Labour union leaders started perusing the Balance sheets and Statements of Accounts of the employer companies and agitating for a greater share of the profits gained by the toil of their members. (They conveniently forgot to peruse the losses sustained in some years and to share in those losses in some way).

Profit Sharing came into the labour union jargon. Employers had to find a modus operandi to satisfy this demand. So was born the proactive Price/Wage Supplement, the bottom line of which was - in times of prosperity as generated by good market prices for the produce, share that prosperity with the employees; in times of adversity, the employees will accept that reverse by tightening their belts and accepting a lowering of the Price/Wage Supplement which, depending on the fluctuating market prices, varied from month to month. This was indeed a sociological departure, hailed by all as a progressive measure.

The labour unions sometimes tend to push too hard, too far, to the extent of crippling the employer. In fact, they are ‘Killing the goose that lays the golden eggs’ as the adage goes. This is where the union leaders must use their good sense to realize that enough is enough. This is where restraint is necessary. This is where a well seasoned union leader will use his expertise garnered over many years of give and take of union activity, to influence his decisions. Equally, this is where a ‘Green horn’ in the business, a new and immature trade union leader can make fatal mistakes - fatal to the labour union and fatal to the plantation industry, the life-blood of this country and ergo, fatal to the country. Beware! We all love our country!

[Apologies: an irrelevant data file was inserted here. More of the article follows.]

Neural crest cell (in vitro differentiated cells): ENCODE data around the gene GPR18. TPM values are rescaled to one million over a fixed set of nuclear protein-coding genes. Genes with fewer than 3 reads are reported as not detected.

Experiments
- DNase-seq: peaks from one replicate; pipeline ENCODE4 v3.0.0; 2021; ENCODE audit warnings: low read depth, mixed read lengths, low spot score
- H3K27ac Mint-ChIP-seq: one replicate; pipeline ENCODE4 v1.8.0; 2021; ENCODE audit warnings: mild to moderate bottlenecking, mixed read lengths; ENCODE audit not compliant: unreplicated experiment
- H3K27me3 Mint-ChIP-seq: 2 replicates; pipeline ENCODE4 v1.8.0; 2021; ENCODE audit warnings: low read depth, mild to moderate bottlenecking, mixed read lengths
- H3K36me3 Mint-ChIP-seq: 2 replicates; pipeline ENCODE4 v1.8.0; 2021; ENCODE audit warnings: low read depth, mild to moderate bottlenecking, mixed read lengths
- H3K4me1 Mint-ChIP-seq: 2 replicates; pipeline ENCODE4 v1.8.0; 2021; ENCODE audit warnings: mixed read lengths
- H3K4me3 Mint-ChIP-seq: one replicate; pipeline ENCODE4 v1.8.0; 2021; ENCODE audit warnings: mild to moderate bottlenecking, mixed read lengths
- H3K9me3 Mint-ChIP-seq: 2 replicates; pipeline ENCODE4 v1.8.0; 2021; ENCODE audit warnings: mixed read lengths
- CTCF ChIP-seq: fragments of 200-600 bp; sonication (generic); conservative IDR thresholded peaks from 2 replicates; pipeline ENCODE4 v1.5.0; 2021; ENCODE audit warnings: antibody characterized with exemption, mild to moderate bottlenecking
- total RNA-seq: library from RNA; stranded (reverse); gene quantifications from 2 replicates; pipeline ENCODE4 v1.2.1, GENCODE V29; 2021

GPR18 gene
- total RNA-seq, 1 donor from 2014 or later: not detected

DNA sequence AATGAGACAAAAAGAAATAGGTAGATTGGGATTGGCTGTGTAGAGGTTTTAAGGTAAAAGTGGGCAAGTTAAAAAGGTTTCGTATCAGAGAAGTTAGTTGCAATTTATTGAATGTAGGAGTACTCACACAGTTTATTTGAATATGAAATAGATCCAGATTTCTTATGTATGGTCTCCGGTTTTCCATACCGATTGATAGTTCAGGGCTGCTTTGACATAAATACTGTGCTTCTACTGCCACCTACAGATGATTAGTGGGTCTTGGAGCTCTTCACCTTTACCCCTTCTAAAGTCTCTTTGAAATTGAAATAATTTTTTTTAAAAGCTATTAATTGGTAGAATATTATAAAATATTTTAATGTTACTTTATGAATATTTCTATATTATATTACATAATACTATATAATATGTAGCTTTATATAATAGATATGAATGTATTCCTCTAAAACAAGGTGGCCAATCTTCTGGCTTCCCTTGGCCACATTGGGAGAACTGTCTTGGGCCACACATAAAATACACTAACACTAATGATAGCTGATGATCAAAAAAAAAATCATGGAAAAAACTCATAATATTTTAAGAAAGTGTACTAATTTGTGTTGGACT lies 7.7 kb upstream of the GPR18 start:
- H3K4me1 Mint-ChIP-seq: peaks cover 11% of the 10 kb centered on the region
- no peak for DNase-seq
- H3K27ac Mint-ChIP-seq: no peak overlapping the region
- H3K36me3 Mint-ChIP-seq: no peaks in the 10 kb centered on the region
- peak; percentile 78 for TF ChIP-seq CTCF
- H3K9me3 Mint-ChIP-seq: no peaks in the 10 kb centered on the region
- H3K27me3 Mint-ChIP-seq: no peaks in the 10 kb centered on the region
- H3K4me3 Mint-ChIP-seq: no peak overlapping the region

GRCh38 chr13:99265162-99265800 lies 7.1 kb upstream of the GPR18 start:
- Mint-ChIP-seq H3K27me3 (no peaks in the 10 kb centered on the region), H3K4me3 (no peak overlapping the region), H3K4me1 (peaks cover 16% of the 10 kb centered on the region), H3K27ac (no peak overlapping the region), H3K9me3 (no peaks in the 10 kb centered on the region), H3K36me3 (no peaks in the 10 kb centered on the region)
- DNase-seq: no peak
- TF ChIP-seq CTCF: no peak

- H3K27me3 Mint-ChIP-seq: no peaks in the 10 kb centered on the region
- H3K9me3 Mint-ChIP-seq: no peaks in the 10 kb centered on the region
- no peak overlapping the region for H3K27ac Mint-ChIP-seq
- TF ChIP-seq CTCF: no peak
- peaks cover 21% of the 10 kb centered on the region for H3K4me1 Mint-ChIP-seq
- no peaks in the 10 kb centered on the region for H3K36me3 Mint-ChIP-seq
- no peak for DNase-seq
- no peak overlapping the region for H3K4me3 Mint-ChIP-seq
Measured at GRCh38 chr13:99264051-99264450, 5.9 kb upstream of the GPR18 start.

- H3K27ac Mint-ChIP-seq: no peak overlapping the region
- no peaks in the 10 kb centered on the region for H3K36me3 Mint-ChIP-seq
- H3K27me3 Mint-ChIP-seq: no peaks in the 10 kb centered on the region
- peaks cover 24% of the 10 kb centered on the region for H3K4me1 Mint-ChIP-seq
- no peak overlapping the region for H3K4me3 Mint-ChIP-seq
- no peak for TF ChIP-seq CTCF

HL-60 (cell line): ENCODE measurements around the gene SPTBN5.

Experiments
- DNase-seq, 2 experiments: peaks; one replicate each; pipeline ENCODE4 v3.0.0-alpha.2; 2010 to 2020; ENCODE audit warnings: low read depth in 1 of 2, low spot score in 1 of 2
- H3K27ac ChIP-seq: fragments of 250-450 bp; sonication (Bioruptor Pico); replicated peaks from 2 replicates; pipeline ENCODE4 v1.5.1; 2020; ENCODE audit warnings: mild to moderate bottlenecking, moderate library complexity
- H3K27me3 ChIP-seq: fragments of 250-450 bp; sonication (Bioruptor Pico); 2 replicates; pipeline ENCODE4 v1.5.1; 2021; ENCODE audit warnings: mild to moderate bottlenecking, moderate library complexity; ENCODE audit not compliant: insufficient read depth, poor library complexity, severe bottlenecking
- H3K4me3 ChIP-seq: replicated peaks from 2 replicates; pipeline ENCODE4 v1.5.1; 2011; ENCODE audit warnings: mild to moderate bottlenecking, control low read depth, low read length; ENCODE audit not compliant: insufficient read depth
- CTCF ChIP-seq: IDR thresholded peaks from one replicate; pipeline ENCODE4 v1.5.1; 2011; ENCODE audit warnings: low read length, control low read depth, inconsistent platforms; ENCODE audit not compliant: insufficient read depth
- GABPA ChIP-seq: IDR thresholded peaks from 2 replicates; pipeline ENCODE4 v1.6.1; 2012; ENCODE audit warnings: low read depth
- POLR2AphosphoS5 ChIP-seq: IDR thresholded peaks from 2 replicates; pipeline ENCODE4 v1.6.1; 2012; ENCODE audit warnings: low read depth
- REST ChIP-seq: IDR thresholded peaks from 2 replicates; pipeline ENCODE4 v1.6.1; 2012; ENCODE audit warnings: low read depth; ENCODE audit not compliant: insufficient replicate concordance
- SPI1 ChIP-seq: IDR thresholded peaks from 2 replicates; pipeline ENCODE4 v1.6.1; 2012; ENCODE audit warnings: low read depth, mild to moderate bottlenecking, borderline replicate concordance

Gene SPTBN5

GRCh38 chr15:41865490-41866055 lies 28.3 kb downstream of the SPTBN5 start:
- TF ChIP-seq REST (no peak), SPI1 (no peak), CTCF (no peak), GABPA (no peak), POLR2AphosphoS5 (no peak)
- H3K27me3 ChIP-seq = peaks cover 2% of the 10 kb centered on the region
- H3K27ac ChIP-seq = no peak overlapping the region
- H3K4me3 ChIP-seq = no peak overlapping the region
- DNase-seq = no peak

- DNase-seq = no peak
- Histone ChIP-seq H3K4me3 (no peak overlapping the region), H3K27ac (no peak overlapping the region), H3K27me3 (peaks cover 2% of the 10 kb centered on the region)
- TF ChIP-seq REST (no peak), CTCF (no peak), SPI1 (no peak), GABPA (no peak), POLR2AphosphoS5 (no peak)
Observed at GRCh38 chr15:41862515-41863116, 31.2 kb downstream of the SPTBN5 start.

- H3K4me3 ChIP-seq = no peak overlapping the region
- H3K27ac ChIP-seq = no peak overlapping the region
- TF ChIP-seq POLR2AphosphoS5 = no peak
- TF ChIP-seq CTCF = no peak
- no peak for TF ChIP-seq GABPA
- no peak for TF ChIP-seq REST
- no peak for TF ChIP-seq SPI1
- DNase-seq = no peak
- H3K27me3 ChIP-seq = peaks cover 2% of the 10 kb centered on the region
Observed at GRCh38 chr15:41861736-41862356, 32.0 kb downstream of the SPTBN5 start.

This may be the opportune moment to peruse some statistics which may be relevant. The current average price per kilogram for High grown tea is Rs. 128.46, for Mid grown Rs. 119.08 and for Low grown Rs. 144.79. Also, as a matter of common interest, of the total tea exports, 55% is from the Low grown teas and of these, some 65% is privately owned, a large component of which is small-holders’ home gardens. Their prices are also high as the family carefully plucks their VP tea on strict four day rounds using no hired labour. Three cheers for the small-holders!

I may well be wrong in some of my assertions, due to the forgetfulness of a doddering septuagenarian who has been completely and deliberately out of touch with the plantation industry after being closely associated with it for half a century. So I would proffer old age as a ready excuse and hope to be forgiven by my readers!
7  NEWS FROM THE WORLD WIDE WEB (GOOGLE ALERTS) / Tea Planters / From My memoirs of the plantations of Ceylon by Sepala Ilangakoon on: December 28, 2009, 02:51:49 PM

By Sepala Ilangakoon
The Island, 6th July, 2003

The elusive spoon